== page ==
The experience of the first term has shown that extreme hard-line positions not only fail to work with the Russians, but fail to work in domestic politics as well. An analysis of preelection polls and the election returns themselves makes clear that voters liked Reagan's patriotism, his emphasis on American strength and even rearmament. Especially blue-collar workers liked his macho image. But at the same time, voters wanted far more serious effort in arms control and peaceful diplomacy. The fact that President Reagan moved in that direction in recent months neutralized the peace issue, which was one of Walter Mondale's big potential assets, and helped increase the Reagan landslide.

The race for 1988 has already begun. If the President wants to play to history, leaving a legacy of better relations with the Soviets, as well as gain a serious chance of another Republican victory in 1988, everything indicates that he must follow more or less centrist policies. The best hope for the Democrats would be a Republican candidate and a set of policies to revive the "warmonger" fear of the earlier Reagan days. Moreover, despite his huge victory, Reagan will have to deal with a Democratic majority in the House of Representatives, where the Republicans made only modest gains. And even if North Carolina's Senator Jesse Helms were to assume the chairmanship of the Senate Foreign Relations Committee, President Reagan would not have clear sailing for his policies in the Senate (in fact, he might occasionally need Democrats to protect him from Helms' more outrageous positions). Thus, for political reasons as well as for idealistic ones, Reagan has every incentive to reach out to the Democrats in search of consensus.

Would the Democrats have any incentive to meet him even halfway? There is a strong case that they do. They have learned that the peace issue is highly complicated. Just as Reagan had to move to the center, they did too. Although there was much emotional support for a nuclear freeze and for the notion of banning nuclear weapons from outer space, voters did not favor positions they suspected might mean unilateral U.S. concessions. And if Reagan II is at all successful in restarting arms control talks and in otherwise improving U.S.-Soviet relations, the Democrats will have very little to gain from the issue. They would either have to come in on the left of the Republicans or else follow a me-too line, both politically highly unattractive. Thus they would have considerable reason to ease the peace issue out of politics, concentrate their 1988 strategy on the economy, and earn at least some of the credit that would derive from bipartisanship.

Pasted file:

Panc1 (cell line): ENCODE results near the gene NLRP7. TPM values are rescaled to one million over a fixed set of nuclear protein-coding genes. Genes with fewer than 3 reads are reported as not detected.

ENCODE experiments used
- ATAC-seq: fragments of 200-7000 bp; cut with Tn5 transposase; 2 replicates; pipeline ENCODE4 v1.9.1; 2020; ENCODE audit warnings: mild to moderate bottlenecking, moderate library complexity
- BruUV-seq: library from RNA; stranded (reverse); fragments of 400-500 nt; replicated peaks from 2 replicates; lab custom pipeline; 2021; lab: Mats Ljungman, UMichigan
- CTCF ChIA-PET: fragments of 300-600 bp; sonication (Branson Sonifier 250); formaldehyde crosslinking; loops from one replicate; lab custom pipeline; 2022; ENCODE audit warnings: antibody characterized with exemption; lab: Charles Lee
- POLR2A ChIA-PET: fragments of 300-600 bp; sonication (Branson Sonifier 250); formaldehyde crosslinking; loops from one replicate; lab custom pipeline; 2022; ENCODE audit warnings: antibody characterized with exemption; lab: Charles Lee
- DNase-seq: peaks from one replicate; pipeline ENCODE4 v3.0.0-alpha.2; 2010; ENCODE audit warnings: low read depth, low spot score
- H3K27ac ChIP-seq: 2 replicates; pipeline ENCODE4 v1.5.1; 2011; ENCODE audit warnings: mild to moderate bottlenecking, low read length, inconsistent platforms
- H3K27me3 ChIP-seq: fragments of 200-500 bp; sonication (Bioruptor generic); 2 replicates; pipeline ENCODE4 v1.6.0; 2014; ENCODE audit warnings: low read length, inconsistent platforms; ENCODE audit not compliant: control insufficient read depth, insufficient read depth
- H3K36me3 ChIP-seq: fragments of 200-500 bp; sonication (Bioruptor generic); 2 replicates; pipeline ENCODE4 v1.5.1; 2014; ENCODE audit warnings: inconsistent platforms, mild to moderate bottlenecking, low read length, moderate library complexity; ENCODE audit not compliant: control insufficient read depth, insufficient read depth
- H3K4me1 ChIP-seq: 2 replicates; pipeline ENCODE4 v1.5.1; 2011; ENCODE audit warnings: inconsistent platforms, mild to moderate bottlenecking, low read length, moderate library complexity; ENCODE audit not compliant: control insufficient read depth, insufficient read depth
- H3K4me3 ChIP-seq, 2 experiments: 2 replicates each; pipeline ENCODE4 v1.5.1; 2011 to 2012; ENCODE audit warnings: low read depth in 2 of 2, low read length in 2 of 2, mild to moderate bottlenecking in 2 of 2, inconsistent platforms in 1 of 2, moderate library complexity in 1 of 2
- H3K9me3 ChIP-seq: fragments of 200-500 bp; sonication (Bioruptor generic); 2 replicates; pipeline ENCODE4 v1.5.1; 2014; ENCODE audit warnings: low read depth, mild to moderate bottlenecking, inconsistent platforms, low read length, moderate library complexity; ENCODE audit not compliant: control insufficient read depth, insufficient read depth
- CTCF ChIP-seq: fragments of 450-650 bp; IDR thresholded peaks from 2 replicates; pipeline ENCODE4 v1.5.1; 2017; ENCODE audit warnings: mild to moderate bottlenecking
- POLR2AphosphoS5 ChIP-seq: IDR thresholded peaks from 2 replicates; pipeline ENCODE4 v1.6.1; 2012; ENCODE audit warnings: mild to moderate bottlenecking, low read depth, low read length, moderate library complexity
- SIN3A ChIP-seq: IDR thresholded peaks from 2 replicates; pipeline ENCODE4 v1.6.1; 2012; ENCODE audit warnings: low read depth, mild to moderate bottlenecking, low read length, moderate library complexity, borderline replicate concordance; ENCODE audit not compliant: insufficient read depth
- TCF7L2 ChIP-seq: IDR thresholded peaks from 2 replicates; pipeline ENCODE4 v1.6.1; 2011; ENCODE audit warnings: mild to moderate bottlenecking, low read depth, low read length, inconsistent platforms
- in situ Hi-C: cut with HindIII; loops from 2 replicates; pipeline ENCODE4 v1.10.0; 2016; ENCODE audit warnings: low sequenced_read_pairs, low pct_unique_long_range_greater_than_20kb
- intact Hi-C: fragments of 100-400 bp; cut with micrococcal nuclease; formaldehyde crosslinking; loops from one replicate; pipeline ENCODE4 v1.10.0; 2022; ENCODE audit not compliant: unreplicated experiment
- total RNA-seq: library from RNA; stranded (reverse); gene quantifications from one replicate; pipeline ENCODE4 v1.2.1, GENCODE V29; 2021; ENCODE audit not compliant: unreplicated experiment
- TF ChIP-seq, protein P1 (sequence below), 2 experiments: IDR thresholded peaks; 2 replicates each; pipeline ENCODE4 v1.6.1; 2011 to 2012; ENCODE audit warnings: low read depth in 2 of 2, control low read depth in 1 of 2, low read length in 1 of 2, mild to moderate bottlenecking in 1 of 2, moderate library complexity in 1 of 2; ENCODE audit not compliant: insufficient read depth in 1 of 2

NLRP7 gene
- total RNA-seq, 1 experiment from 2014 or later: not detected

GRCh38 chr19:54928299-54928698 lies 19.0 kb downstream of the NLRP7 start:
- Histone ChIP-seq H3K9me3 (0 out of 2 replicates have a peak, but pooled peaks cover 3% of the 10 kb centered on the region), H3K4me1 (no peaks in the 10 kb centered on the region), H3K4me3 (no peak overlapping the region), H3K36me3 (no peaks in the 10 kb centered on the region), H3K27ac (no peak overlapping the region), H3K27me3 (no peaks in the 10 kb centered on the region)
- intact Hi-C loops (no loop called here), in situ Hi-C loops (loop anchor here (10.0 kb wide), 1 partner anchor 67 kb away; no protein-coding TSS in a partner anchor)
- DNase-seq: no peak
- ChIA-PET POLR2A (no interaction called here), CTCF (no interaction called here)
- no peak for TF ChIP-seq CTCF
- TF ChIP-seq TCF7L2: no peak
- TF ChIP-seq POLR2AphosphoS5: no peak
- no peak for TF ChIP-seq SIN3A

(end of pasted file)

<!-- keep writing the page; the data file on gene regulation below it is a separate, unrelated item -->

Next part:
The Democrats would have to disown the quasi-isolationist and quasi-pacifist positions of many liberals (which Walter Mondale did only partly toward the end of the campaign). Similarly, Reagan would have to continue distancing himself from the far right. As the preceding pages suggest, there is a lot of room for him to do that without in any real sense "going soft." He can argue with reason that he is now able to negotiate from strength. A tough but realistic position on arms control may well win bipartisan approval. (A formally constituted, bipartisan body to deal with Soviet policy, which has been proposed, sounds excessively bureaucratic, but if it is necessary to get Congress involved, it should be tried.)

Agreement might be harder on issues like Central America and the military budget. But among the things Reagan could safely concede would be some further reductions in the defense budget combined with overall reform of the armed forces. Defense expenditures growing at a somewhat slower but sustainable rate backed by bipartisan consensus would be far more impressive to the Soviets than higher defense expenditures, which are probably not sustainable and at the mercy of congressional or partisan politics. One of the greatest boons to the Soviets over the years has been American inconsistency and the chance of playing Democrats off against Republicans. To avoid this and to achieve at least partial consensus would be worth a great deal.

1 See Robert W. Tucker, "The Nuclear Debate," Foreign Affairs, Fall 1984.

2 See James A. Thomson, "After Two Tracks: Integrating START and INF," The Washington Quarterly, Spring 1984.

3 See Strobe Talbott, Deadly Gambits, New York: Alfred A. Knopf, 1984.

4 Time, March 5, 1984.

5 Address to the Time Conference on the Atlantic Alliance, April 1983, Department of State Bulletin, August 1983.

6 See Secretary of Defense Caspar W. Weinberger, Report on Allied Contributions to the Common Defense, Department of Defense, March 1984.

7 Robert W. Tucker, "Our Obsolete Middle East Policy," Commentary, May 1983.

8 Richard W. Murphy, "The Response from the United States to Current Political Developments in the Middle East," American-Arab Affairs, Spring 1984.

9 See Norman Podhoretz, "Appeasement by Any Other Name," Commentary, July 1983.